Printemps est enfin arrivée à Washington and for springtime à la française, one of the best treats is the classic navette, an individual, boat-shaped cookie traditionally made à la fleur oranger: with a touch of citrus and a hint of floral that will help you welcome the blooms — and take your mind off those allergies!
The ideal place to find navettes is in Marseille, where the historic origins lie, but you can make them at home, too, and it may not be as hard as you think. In fact, you probably already have all the ingredients you’ll need.
According to official Maseilleise lore, the navette issues from the country’s Catholic roots, and was created as a souvenir of the wooden statue of Our Lady of the New Fire that washed up on the banks of the Lacydon in the 13th century. The statue was seen as a sign of fortune and protection to the residents of Marseille, an event that a local baker memorialized with his now legendary biscuit.
Other stories claim that the cookie was originally being made to commemorate the arrival of Saint Lazarus, Saint Mary Magdalene, and Saint Martha in Saintes-Maries-de-la-Mer over 2,000 years ago.
Regardless, the peak day in popularity for the sweet is February 2, la Chandeleur, or Candlemas, the Catholic holiday recognizing the presentation of the baby Jesus. Though the holiday is also known as le jour des crêpes, many in the South prefer to celebrate with a navette.
Navettes are such a simple cookie that they can be easily altered by region or taste preference. Because they are a bit crunchy like the Italian cantuccini (commonly called biscotti in English), it is recommended that they be served as a tea cookie, but it also means that when stored properly, navettes will keep quite a lot longer than other cookies.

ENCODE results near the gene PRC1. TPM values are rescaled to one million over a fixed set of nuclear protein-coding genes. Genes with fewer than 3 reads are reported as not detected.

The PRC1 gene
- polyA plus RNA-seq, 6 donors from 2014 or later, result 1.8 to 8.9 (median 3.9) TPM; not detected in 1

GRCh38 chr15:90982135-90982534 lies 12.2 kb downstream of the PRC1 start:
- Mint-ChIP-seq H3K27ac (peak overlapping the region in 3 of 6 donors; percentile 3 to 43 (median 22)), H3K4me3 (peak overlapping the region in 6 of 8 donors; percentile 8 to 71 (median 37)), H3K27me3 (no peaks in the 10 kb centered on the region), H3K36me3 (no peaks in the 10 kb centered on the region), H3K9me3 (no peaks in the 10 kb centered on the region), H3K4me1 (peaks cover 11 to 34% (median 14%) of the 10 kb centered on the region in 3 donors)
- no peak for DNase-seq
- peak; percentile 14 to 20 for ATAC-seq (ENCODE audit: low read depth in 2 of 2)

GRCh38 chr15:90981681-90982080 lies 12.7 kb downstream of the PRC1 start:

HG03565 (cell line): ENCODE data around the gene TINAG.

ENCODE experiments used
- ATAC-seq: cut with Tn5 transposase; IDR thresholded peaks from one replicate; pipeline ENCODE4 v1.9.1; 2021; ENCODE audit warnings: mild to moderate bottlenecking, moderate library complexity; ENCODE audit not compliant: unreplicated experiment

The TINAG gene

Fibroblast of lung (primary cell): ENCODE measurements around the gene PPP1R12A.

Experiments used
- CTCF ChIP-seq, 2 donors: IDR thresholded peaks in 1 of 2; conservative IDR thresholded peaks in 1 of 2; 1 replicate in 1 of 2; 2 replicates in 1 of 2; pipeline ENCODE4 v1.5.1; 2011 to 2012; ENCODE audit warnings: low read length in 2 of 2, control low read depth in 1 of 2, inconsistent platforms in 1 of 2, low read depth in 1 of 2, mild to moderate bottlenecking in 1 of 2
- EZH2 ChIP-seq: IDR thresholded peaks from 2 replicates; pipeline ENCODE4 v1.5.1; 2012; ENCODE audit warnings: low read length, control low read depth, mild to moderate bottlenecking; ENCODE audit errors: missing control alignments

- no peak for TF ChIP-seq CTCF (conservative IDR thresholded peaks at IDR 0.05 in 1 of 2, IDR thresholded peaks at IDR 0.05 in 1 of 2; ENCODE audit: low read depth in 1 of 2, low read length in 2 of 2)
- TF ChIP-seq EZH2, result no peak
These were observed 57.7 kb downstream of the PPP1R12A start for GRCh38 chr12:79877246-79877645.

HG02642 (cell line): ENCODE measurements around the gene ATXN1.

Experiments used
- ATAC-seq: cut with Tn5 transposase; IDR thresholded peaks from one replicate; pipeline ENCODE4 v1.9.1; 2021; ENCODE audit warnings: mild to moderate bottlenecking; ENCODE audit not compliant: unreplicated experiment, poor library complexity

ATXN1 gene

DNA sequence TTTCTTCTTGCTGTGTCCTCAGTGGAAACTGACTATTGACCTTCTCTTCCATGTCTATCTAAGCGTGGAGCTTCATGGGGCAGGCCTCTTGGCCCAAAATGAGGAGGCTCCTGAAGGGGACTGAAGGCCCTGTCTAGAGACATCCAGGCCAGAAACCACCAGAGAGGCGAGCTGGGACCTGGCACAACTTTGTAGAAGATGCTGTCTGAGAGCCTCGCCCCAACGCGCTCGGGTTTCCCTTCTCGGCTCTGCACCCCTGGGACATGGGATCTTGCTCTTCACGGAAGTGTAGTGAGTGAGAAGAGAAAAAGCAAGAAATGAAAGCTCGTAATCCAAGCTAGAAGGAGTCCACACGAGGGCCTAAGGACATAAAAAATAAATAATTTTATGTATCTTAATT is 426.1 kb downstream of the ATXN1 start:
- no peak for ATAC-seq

The traditional navette from Marseille is flavored with du fleur d’oranger (orange blossom), though regional variations include lavender (in Provence, bien sûr), vanilla, chocolate — take your pick. Like a crêpe in Brittany, these treats are impossible to miss in the south and are a can’t-miss experience for any visitor to the region.
The bakeries famous for producing navettes have garnered cult followings as well, but if you’re willing to wait in line, head to a few to make your comparisons. The best place to start is at the oldest bakery in Marseille, the Four des Navettes, whose founder also dreamed up the shop’s namesake cookie and where they have been making them since 1781.
Of course, you can always try your hand at home as well.
Navette Recipe (from EatWell)
Makes about 70 small cookies:
1 lb (470g) flour
3 ounces (85g) butter
7 ounces (200g) sugar
Flavoring: aniseed, orange blossom or lemon zest
1. In a large bowl mix the sugar and softened butter. Stir until you get a homogeneous yellowish sand texture.
2. Add the eggs one at a time then add the chosen flavoring.
3. Work all the ingredients with your fingertips, adding the flour gradually.
4. Divide the dough into several parts and roll each piece on a floured surface.
5. Cut each roll into even slices and shape them by pinching the ends to give them the “Navette” shape which forms a little ship.
6. Set the cookies on a baking sheet or a baking mat (silicone mats work best).
7. With a knife, score each “Navette” in the middle in the longitudinal direction.
8. Bake for 15-20 minutes at 390°F (200°C).